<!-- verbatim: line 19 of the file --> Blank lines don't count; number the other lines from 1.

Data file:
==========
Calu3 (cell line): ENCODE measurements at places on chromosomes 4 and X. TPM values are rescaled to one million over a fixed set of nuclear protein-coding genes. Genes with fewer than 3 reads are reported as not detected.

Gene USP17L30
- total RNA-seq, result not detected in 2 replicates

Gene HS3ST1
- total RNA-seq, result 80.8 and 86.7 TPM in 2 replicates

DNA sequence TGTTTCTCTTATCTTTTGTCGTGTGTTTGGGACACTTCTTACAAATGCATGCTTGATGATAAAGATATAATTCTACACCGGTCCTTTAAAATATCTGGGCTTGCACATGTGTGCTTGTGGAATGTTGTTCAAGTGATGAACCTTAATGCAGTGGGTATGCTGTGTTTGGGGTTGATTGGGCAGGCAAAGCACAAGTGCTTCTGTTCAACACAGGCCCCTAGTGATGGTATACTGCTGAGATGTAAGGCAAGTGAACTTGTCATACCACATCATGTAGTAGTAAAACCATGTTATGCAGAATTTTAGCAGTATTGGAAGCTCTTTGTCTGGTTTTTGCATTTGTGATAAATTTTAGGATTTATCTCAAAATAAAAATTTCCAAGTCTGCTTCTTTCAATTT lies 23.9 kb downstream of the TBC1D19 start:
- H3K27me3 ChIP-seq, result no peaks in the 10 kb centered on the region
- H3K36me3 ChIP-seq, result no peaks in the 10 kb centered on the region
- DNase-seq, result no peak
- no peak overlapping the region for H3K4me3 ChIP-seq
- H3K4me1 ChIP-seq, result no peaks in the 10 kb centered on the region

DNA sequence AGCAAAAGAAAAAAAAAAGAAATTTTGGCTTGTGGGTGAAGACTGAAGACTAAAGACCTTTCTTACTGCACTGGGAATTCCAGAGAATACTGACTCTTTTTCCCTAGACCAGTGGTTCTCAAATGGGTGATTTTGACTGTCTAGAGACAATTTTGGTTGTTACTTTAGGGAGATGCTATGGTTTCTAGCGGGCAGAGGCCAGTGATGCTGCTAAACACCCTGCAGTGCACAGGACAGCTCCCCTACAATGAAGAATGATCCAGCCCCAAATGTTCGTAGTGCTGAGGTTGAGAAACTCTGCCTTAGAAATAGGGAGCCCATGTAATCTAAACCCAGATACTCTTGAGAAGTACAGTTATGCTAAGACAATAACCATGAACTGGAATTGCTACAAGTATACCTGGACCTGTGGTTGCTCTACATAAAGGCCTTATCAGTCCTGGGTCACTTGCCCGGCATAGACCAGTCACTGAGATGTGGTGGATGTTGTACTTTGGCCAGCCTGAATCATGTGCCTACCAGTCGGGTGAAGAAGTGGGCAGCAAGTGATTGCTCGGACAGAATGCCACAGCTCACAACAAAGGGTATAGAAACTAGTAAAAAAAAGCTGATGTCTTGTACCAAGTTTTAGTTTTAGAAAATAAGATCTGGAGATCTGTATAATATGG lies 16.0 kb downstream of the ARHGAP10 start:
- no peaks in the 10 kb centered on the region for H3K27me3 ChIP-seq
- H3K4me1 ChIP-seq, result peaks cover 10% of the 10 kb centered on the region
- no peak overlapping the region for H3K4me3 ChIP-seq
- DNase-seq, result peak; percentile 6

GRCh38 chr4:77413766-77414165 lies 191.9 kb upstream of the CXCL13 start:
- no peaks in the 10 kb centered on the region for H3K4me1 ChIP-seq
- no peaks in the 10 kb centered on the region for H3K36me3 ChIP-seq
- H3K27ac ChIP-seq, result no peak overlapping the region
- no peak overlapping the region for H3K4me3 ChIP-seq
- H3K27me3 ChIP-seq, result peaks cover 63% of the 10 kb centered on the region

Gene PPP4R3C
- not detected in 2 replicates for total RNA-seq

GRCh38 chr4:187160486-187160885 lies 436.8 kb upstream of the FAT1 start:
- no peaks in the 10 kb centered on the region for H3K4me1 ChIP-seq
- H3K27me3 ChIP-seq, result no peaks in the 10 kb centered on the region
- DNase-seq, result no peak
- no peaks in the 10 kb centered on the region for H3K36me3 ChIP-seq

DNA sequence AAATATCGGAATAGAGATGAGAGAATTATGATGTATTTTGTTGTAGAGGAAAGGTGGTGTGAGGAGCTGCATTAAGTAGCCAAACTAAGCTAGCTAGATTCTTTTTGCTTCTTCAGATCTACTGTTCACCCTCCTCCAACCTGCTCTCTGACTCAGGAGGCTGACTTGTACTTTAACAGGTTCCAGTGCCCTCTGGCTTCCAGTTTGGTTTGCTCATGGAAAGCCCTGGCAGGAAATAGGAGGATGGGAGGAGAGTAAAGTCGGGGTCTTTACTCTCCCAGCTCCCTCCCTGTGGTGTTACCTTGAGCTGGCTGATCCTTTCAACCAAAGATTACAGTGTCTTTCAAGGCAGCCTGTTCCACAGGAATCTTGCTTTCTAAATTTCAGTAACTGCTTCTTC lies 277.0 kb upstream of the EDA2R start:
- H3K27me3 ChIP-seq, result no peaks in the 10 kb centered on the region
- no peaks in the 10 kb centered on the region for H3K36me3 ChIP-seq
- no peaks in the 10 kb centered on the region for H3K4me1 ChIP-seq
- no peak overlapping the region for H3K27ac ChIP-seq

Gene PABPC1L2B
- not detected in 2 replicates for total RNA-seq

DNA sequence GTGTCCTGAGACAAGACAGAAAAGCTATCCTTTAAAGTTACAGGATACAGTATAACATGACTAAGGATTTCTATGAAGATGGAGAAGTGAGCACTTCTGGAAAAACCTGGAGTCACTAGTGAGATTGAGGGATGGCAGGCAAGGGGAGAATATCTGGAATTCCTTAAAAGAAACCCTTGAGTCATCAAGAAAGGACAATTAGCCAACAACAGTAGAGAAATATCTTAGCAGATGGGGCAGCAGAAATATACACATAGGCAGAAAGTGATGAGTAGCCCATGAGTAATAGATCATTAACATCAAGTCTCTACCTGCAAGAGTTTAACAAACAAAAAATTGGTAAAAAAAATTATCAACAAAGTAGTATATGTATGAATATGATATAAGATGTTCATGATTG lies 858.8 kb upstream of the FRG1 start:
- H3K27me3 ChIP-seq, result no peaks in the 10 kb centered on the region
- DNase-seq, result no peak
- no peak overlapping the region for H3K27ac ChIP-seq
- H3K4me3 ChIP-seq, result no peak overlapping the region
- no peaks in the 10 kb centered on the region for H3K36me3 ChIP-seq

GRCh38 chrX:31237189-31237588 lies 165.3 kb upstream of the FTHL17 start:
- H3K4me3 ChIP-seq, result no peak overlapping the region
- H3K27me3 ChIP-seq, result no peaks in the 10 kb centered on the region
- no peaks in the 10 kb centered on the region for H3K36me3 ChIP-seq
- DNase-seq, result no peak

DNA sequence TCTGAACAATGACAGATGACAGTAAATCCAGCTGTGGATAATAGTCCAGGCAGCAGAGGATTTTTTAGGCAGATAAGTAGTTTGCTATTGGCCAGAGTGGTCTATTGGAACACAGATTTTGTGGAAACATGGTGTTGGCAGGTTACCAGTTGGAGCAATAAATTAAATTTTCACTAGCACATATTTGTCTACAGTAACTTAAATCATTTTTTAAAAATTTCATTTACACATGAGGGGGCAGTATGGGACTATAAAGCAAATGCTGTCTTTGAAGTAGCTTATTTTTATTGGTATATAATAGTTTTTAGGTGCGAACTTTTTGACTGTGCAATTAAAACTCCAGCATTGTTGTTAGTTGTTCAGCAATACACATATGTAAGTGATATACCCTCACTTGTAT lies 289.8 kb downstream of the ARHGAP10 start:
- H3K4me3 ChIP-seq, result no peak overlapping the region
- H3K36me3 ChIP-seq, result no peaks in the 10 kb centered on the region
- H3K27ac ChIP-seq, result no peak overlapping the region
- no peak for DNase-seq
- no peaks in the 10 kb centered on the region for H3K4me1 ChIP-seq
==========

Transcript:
- no peaks in the 10 kb centered on the region for H3K36me3 ChIP-seq